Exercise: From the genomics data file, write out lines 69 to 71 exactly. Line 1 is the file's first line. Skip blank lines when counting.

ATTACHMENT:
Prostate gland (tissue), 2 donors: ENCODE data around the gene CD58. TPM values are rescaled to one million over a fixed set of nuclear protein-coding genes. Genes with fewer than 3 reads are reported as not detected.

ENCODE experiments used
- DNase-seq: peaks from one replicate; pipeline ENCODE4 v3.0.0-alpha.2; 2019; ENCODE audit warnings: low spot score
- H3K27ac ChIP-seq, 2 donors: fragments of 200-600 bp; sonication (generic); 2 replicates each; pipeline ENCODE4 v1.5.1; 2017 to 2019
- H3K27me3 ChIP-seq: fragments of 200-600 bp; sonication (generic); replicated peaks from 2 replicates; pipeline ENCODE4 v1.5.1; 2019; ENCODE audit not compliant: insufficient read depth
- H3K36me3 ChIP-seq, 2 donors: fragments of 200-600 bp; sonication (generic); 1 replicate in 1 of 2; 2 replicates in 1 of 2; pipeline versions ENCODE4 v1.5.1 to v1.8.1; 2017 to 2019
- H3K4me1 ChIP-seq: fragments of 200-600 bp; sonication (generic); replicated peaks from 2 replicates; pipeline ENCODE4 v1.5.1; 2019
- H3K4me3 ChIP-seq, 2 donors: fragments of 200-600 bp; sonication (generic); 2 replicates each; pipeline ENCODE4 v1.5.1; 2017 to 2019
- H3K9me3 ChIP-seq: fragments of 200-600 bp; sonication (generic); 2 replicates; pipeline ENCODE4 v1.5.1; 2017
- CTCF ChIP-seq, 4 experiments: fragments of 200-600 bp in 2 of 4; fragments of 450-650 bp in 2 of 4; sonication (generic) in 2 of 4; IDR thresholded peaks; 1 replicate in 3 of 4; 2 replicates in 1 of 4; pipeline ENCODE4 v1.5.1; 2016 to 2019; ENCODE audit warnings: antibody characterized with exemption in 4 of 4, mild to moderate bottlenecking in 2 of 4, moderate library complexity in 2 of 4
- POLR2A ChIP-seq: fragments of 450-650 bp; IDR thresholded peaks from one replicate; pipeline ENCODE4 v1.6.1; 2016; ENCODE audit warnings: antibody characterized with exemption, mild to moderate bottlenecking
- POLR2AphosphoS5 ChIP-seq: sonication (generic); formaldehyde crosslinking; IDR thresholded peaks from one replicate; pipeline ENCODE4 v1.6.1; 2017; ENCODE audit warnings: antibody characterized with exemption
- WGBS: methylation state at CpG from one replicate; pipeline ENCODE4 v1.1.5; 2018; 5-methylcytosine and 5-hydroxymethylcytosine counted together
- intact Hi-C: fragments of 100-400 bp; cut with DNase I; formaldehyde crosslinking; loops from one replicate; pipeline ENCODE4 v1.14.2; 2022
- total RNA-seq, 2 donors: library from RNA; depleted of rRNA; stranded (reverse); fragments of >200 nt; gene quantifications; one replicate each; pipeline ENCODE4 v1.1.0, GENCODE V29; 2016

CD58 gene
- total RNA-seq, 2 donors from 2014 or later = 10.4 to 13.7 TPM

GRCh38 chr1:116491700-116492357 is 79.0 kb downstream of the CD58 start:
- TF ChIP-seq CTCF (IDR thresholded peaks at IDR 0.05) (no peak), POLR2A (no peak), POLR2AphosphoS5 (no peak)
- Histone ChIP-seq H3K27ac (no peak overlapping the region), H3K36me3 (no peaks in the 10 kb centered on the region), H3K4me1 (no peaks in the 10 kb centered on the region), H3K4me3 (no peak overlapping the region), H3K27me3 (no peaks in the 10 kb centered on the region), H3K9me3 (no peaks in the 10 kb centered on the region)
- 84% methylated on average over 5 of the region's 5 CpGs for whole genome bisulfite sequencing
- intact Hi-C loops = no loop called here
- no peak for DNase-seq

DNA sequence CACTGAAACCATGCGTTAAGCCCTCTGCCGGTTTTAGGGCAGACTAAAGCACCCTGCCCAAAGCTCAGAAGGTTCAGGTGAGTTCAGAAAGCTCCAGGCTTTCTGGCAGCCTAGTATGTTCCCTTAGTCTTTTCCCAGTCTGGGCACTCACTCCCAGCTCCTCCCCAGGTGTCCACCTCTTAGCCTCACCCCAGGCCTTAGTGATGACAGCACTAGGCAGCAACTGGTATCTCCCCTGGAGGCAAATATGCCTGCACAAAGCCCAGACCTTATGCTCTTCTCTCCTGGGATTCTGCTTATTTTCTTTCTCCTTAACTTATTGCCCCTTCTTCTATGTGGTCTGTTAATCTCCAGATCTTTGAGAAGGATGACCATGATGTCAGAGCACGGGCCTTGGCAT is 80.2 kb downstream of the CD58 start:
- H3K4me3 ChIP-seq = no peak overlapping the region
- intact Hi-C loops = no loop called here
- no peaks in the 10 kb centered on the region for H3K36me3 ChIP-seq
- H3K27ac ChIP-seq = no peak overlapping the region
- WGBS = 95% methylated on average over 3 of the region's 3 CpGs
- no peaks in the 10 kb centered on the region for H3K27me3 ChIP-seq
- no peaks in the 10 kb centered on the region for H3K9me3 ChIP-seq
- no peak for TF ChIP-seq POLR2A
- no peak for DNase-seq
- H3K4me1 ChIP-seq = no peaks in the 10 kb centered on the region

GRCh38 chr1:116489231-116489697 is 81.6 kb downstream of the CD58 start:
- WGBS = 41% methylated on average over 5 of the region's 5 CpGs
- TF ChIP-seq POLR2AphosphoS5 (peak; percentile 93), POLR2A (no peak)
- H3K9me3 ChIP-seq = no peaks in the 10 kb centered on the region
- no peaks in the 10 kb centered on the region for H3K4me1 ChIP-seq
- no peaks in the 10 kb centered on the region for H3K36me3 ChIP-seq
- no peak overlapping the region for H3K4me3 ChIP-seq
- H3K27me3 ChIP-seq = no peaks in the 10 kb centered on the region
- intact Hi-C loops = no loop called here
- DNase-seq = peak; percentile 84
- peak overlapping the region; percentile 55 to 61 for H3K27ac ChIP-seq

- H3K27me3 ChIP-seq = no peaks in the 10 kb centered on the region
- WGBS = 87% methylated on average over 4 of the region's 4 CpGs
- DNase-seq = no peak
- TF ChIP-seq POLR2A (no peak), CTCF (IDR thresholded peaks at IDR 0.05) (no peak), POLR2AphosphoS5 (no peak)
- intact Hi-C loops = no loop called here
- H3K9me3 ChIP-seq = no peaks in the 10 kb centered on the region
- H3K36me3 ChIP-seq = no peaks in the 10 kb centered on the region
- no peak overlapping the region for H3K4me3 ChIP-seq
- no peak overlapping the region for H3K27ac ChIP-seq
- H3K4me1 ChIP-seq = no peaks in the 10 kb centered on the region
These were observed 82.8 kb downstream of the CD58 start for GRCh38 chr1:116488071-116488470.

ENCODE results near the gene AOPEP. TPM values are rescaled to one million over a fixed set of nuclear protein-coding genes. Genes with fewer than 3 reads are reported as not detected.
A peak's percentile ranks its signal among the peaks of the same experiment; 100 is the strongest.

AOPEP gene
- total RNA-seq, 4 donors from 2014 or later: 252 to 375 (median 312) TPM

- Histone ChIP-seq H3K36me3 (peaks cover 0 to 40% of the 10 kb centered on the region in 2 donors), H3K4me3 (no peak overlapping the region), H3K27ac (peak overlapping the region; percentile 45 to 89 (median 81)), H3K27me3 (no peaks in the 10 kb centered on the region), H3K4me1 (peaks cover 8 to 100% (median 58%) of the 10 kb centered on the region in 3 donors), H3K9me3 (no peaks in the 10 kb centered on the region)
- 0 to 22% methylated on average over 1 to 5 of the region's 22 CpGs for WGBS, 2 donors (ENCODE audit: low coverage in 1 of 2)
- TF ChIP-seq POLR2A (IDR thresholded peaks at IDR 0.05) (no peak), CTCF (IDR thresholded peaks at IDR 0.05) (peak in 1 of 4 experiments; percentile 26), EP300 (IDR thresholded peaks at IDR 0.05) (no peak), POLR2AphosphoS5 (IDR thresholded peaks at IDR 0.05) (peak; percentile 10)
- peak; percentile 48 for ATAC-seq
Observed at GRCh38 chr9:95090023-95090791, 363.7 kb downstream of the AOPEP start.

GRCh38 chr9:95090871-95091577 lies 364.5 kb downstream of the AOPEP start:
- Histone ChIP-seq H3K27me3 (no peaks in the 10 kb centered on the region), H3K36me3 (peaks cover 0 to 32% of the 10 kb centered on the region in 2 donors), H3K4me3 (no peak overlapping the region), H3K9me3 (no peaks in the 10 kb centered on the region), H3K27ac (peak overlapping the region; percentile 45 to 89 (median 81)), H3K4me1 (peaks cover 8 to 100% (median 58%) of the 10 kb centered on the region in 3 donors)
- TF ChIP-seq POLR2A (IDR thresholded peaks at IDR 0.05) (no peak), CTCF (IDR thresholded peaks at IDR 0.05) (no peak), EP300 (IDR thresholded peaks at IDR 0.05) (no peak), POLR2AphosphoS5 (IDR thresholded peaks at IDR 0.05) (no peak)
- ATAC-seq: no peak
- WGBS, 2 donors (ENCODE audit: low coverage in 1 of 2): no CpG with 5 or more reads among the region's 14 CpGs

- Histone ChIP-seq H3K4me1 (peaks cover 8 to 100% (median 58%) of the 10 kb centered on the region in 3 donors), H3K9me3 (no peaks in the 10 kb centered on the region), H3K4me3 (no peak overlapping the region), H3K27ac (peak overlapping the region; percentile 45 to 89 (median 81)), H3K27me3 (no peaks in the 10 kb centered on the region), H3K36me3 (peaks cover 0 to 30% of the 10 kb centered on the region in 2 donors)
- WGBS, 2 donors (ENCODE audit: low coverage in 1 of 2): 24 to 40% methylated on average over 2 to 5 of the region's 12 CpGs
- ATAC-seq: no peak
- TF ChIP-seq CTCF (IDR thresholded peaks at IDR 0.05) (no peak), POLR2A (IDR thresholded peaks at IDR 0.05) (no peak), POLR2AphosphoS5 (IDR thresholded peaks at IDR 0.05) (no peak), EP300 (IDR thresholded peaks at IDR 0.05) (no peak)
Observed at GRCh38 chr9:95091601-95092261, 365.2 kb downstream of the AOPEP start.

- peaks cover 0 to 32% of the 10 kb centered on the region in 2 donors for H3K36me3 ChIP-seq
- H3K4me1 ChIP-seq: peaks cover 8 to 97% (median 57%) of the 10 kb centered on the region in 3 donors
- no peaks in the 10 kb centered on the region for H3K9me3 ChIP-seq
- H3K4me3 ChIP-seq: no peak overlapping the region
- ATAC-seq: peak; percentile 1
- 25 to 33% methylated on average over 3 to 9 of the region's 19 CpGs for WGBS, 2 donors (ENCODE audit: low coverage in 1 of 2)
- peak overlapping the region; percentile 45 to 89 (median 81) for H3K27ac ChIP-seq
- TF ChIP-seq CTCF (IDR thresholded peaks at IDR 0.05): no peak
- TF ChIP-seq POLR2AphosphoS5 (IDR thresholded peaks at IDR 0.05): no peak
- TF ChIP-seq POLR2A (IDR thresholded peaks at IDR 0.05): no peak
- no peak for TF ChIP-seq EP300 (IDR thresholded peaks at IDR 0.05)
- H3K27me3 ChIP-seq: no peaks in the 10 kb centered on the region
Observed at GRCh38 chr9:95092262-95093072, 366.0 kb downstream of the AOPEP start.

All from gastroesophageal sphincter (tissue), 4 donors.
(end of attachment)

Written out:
- ATAC-seq: no peak
- WGBS, 2 donors (ENCODE audit: low coverage in 1 of 2): no CpG with 5 or more reads among the region's 14 CpGs

- Histone ChIP-seq H3K4me1 (peaks cover 8 to 100% (median 58%) of the 10 kb centered on the region in 3 donors), H3K9me3 (no peaks in the 10 kb centered on the region), H3K4me3 (no peak overlapping the region), H3K27ac (peak overlapping the region; percentile 45 to 89 (median 81)), H3K27me3 (no peaks in the 10 kb centered on the region), H3K36me3 (peaks cover 0 to 30% of the 10 kb centered on the region in 2 donors)